“How do we achieve agreement between a set of machines?”

This was the question asked by computer scientists Leslie Lamport and Barbara Liskov in the 1970s, which resulted in their pioneering research paper: The Byzantine Generals Problem. The challenge of reaching consensus is explained through the following analogy:

A group of Byzantine Generals must agree on a unified plan to attack a city, communicating only through messengers, with the possibility that some generals may be traitors who are trying to sabotage the plan. The central problem is how the loyal generals can ensure that consensus can be achieved when there is uncertainty about the loyalty of others. This problem is fundamental in understanding and designing algorithms for distributed systems where network nodes must agree on a state.

The paper demonstrates that consensus can be achieved as long as two thirds of the generals are loyal. This concept has formed the basis for various fault-tolerant distributed systems.

Classical Consensus

The first solution to the consensus problem was Classical Consensus, designed by Lamport and Liskov. It involves a key property which is all-to-all voting – meaning that every validator node must vote on whether they would like to accept or reject a transaction. As long as the number of participating nodes is small, transactions are confirmed very quickly. However, as the network grows, each node must communicate with an increasing number of other nodes, making scalability challenging. Classical Consensus also requires that each node has knowledge of every other participating node; a characteristic which limits its usability in open, permissionless networks.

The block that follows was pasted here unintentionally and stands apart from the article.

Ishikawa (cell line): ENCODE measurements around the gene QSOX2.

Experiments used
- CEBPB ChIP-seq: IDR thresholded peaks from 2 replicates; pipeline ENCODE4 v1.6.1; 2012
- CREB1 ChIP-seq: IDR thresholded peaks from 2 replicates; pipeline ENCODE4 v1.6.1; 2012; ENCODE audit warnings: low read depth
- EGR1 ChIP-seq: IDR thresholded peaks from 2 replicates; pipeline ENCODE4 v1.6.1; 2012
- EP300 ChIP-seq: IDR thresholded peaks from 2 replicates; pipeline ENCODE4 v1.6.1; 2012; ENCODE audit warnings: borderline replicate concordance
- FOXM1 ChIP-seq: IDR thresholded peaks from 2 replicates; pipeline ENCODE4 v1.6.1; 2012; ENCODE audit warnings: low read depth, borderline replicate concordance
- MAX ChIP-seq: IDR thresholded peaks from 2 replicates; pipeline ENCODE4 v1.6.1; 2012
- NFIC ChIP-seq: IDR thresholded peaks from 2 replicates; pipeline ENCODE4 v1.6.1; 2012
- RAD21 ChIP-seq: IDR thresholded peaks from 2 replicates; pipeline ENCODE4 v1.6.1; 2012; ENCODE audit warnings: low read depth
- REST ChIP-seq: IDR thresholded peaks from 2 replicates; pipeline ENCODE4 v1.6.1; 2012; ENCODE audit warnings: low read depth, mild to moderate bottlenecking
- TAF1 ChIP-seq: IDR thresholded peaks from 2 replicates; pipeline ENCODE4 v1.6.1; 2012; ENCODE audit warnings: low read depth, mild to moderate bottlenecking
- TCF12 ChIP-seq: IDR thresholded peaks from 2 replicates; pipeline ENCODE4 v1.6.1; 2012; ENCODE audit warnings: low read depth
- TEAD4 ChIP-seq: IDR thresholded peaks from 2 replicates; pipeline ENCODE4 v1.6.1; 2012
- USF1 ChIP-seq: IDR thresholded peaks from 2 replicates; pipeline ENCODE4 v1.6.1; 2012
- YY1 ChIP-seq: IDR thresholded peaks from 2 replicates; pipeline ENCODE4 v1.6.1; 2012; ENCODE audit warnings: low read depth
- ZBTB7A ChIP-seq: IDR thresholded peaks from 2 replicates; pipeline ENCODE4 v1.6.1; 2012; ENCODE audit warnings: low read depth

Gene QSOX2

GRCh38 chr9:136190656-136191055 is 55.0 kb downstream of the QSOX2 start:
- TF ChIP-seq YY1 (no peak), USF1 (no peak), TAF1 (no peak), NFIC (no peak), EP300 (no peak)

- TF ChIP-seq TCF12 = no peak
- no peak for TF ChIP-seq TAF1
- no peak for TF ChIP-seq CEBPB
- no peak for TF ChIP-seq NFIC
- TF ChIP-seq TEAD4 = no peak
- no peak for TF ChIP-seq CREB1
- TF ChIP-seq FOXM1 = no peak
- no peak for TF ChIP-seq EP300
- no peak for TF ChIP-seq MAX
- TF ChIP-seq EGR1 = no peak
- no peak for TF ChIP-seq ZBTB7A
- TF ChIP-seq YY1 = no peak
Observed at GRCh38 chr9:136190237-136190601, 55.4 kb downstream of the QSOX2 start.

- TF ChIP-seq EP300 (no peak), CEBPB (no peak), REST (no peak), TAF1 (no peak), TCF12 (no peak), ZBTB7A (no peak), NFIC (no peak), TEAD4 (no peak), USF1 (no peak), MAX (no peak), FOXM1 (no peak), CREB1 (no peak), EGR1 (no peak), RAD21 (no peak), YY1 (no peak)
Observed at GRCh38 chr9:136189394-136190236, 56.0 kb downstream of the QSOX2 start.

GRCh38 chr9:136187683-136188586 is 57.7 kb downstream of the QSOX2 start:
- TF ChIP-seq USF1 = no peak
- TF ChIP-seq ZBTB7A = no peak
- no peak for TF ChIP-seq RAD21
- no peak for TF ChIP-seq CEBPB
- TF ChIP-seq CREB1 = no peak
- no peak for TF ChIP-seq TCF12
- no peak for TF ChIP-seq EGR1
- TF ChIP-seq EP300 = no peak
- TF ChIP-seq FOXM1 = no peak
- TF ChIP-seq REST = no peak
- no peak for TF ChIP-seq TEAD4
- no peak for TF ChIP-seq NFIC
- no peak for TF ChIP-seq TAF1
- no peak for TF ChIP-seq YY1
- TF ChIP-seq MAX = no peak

Nakamoto Consensus

The next major development in consensus protocols was introduced by Satoshi Nakamoto in the Bitcoin Whitepaper. This new approach, known as Nakamoto Consensus, operates under a fundamentally different principle where nodes do not need to identify other nodes to achieve consensus. It is built on probabilistic safety guarantees which means that nodes send the same number of messages regardless of the network’s size.

Nakamoto Consensus offers a significant advantage in decentralized environments, due to its ability to achieve consensus without requiring knowledge of all participants. However, this approach has its drawbacks. These protocols are very slow, with transactions taking up to 1 hour to be finalized. Nodes must solve complex cryptographic puzzles in order to produce the next block, requiring heavy computational power which makes it very energy-intensive to run.

Despite these challenges, Nakamoto Consensus represents a pivotal shift in enabling trustless digital systems.

Avalanche Consensus